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Microsoft Names First Ever Chief Scientific Office to Lead Microsoft Research

Microsoft Research will now be steered by Eric Horvitz, who has been named as Microsoft’s first chief scientific officer.


has announced a reshuffle of its research division following the departure of Harry Shum earlier this year. Redmond has appointed a Chief Scientist to drive its efforts to have a more streamlined business.

Eric Horvitz, director of Microsoft Research Labs, is now becoming chief scientific officer. Microsoft told CNBC that it's a new position in the company that will unify its Microsoft Research division.

While Microsoft Research was founded in 1991, it has been a disparate division. With Horvitz at the helm, Microsoft wants the business to more deeply integrate research projects and health care innovations.

The re-organization of Microsoft's research output comes after Shum departed last month. Shum was executive vice president for artificial intelligence and research, but announced he was leaving Microsoft last November. Kevin Scott, Microsoft's technology chief, took over from Shum and Microsoft created a new role to lead research.

“As Chief Scientist, Eric will provide cross-company leadership on advances and trends on scientific matters, and on issues and opportunities rising at the intersection of technology, people and society,” a Microsoft spokesperson says.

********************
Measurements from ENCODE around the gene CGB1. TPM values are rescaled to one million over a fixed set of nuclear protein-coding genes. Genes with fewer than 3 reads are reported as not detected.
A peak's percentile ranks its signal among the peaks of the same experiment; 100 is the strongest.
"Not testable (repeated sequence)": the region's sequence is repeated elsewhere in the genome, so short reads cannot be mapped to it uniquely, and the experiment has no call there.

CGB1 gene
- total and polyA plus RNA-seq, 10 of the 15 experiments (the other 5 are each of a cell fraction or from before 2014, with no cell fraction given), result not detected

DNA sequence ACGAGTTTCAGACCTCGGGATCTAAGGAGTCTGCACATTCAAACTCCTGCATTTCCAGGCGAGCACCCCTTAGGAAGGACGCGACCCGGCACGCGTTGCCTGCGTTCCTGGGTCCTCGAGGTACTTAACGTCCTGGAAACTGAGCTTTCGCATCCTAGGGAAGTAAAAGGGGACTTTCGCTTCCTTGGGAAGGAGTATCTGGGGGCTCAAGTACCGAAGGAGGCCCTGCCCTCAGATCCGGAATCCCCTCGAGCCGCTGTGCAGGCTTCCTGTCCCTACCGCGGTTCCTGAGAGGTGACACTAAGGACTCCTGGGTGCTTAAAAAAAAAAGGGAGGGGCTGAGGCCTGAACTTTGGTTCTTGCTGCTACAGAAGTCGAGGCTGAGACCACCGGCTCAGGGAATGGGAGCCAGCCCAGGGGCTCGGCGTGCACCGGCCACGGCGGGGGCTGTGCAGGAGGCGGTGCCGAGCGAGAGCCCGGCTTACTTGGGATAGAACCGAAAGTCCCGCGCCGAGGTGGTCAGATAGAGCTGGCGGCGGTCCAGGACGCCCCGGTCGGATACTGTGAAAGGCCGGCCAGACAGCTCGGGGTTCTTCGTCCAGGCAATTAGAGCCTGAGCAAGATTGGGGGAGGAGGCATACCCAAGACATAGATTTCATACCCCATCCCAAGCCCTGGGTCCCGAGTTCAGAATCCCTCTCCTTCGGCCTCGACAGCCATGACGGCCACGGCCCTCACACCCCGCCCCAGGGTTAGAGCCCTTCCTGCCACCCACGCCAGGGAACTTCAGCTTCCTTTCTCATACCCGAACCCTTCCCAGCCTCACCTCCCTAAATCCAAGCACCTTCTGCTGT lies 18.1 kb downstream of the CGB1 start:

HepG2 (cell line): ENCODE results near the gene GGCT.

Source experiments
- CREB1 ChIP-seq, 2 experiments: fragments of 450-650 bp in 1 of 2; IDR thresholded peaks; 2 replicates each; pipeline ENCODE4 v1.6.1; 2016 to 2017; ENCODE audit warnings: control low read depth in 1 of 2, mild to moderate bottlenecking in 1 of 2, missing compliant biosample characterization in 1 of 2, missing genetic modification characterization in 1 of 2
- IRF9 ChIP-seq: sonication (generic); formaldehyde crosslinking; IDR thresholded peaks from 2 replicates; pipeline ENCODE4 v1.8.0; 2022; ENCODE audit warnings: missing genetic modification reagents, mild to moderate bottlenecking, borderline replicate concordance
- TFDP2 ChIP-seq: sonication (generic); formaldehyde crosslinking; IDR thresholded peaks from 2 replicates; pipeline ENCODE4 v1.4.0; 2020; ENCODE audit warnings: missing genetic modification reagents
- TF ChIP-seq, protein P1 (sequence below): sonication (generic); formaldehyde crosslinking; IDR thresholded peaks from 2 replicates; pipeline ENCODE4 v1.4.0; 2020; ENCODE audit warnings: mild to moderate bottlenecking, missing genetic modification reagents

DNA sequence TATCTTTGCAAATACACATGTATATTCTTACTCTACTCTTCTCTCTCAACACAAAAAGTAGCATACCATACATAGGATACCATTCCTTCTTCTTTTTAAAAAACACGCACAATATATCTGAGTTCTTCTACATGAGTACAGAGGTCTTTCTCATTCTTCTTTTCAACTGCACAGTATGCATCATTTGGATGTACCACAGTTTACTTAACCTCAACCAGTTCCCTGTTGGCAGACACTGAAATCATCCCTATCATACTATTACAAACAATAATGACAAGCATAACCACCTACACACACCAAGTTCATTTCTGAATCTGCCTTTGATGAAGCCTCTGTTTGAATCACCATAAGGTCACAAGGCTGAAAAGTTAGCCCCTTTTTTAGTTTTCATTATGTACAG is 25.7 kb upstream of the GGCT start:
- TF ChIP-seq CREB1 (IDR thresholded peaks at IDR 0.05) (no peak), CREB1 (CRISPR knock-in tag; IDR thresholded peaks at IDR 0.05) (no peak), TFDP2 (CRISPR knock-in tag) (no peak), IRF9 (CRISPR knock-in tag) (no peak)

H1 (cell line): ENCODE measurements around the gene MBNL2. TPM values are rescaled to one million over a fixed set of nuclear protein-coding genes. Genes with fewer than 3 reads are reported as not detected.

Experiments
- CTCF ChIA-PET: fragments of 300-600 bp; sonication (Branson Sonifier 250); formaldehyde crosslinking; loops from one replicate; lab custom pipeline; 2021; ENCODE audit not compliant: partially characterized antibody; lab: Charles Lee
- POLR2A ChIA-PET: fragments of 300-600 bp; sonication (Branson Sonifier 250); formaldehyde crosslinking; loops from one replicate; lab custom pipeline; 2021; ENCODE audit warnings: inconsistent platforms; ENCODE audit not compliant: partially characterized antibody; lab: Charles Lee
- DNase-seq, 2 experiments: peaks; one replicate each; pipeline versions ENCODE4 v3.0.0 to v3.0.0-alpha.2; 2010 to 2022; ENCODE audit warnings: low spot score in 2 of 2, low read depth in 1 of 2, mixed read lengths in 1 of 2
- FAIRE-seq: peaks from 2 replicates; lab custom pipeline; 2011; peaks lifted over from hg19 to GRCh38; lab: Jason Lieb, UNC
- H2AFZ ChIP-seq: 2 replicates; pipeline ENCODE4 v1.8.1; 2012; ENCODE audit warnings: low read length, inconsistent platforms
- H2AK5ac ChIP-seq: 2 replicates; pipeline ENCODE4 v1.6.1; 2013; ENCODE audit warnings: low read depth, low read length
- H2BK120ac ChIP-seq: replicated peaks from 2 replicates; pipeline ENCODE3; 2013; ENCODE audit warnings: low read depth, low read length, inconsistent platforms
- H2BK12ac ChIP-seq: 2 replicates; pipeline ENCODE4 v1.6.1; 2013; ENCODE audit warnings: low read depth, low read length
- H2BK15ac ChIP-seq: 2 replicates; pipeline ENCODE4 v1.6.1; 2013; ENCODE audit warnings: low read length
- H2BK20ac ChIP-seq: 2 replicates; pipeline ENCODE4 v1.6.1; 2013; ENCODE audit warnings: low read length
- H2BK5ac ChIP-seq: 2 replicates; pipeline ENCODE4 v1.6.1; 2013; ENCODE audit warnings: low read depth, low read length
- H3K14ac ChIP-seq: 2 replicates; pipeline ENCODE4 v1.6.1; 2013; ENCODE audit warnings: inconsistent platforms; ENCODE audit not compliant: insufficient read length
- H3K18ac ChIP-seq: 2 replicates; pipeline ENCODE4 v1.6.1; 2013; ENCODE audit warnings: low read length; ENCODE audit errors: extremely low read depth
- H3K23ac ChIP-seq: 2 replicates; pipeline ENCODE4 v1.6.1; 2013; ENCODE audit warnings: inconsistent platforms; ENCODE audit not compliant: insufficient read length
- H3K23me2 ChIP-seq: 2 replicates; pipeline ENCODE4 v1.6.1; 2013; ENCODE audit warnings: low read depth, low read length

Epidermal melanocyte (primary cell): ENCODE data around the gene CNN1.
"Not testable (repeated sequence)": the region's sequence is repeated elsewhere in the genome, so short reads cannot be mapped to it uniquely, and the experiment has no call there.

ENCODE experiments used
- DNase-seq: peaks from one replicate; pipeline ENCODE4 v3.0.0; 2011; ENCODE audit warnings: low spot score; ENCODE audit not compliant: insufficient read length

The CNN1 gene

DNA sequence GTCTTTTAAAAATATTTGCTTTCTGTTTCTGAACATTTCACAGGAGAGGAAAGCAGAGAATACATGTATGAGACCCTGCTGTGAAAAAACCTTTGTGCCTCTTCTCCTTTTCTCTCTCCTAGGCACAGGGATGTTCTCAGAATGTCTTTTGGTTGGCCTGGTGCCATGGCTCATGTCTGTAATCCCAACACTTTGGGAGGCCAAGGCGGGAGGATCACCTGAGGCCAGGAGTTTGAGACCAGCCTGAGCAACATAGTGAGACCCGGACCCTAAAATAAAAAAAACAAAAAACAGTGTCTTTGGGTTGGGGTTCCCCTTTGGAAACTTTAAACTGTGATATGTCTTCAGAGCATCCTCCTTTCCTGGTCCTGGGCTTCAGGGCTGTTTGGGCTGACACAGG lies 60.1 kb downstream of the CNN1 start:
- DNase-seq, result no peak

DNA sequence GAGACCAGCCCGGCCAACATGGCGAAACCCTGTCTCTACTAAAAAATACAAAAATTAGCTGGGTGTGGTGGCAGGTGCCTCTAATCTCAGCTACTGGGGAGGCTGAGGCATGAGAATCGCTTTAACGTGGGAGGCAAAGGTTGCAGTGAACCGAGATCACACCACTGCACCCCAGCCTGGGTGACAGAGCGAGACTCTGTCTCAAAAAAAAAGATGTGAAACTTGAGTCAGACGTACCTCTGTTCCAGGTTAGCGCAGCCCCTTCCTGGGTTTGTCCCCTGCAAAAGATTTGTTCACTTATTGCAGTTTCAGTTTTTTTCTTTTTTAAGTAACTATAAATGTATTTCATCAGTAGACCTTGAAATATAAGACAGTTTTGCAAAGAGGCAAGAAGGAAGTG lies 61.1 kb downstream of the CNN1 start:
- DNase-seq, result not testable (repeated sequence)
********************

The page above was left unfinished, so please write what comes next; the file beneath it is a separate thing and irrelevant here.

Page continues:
“He and his org will be responsible for advising on Microsoft's scientific directions and capabilities, including standing up new initiatives, providing guidance on company priorities and assessing important areas for investment in science and technology.”

Moving On

Horvitz has been at Microsoft since 1993 and has deep connections to the company's research. He spent 16 years as a principal researcher before becoming the co-chair of Redmond's Artificial Intelligence and Ethics in Engineering and Research (AETHER) committee.

In a memo to Microsoft staff last year, CEO Satya Nadella confirmed Shum's departure.

 “Harry has had a profound impact on Microsoft. His contributions in the fields of computer science and AI leave a legacy and a strong foundation for future innovation. I want to thank him for his leadership and partnership, and for all he has done for Microsoft.”

Last Updated on September 14, 2020 4:25 pm CEST

Luke Jones
Luke Jones
Luke has been writing about all things tech for more than five years. He is following Microsoft closely to bring you the latest news about Windows, Office, Azure, Skype, HoloLens and all the rest of their products.

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